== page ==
SVLS, DCC and GreenTalks: What's the Difference?
The College of Engineering hosts a variety of events for engineering students throughout the school year. We host movie nights, club fairs, hackathons, National Engineering Week (in February) and three different lecture series, where guest speakers from successful careers give inspiration and insight to our own future leaders.
There may be some confusion surrounding our three lecture series. And how do GO program points fit in? Luckily, we are here to clear that up.
So what is the difference between DCC and SVLS? Let’s start off with DCC, which stands for Dean’s Career Conversations. During small roundtable conversations you will have a chance to hear real-world engineering stories, ask questions and gain industry insights from some of our most accomplished alumni and other professionals.
This event is more intimate in size allowing only up to 20 students at each meeting. There are often snacks. You can sign up for all of them, but make sure to attend; people who don’t attend without an excuse will likely be dropped from future talks to make room for those on the waiting list.
As for SVLS, Silicon Valley Leaders Symposium, this event is open to a much larger audience - up to 300. Students can hear industry and technology leaders talk about business and technology trends, and broader societal and political issues that shape our life and society. The symposia takes place every Thursday from 12:00 pm to 1:00 pm in the Engineering building auditorium, ENG 189. Bring your lunch.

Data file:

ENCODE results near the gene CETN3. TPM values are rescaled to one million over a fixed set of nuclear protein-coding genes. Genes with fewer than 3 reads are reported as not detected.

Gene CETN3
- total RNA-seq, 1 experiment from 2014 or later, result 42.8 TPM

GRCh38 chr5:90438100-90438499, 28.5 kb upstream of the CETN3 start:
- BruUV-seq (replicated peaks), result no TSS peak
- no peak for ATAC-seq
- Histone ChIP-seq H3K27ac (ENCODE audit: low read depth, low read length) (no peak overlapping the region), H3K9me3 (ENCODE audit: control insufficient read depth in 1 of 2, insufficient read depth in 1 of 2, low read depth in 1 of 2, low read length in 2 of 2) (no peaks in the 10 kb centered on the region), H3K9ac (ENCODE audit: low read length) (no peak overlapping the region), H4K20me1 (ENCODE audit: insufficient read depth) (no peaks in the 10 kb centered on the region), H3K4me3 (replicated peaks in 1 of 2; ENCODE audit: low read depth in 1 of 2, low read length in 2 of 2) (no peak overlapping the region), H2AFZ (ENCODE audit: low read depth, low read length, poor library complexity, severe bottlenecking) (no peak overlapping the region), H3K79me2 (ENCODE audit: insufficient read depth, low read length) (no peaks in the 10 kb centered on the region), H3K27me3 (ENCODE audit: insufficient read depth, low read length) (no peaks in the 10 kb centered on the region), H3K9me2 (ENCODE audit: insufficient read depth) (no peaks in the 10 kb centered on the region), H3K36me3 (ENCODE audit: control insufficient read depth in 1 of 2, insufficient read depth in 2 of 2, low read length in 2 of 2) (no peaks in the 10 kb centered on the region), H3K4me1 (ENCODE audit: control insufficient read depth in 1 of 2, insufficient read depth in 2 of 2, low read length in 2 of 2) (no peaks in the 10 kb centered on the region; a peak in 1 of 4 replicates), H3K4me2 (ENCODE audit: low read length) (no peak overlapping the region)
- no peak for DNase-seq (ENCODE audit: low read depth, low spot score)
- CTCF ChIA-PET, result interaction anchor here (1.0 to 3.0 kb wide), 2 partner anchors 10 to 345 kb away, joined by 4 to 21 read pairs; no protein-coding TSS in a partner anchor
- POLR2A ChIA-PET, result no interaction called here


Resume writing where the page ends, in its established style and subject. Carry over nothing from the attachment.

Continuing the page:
Some professors offer extra credit for attending, and others do not. But dropping in and listening on your lunch hour can help you to understand Silicon Valley, and your opportunities for growth, more deeply. Does class prevent you from attending? You can find videos of the speakers at the SVLS web page, going all the way back to 2007!
For attending either of those events, you can earn Go points! Don’t know what these are? Visit the GO page.
Now let’s turn to GreenTalks. In these, practicing engineers, scientists, and technical experts deliver up-to-date briefings on how engineers deal with environmental issues. Because they are academic lectures (you must do homework to attend, and it’s for a class), they do not qualify for GO points, but they are still hot opportunities. Who can forget the time Professor Jacoby brought live falcons and other birds of prey to a GreenTalk?
If you are interested in engineering solutions for environmental issues, it's worthwhile to thumb through the web pages of earlier GreenTalk speakers from 2010 until now. For questions about GreenTalks, please contact Barbara Murphy-Wesley, the coordinator of the speaker series.
Now that you know, check the web sites for dates of speakers who interest you, and go listen to them.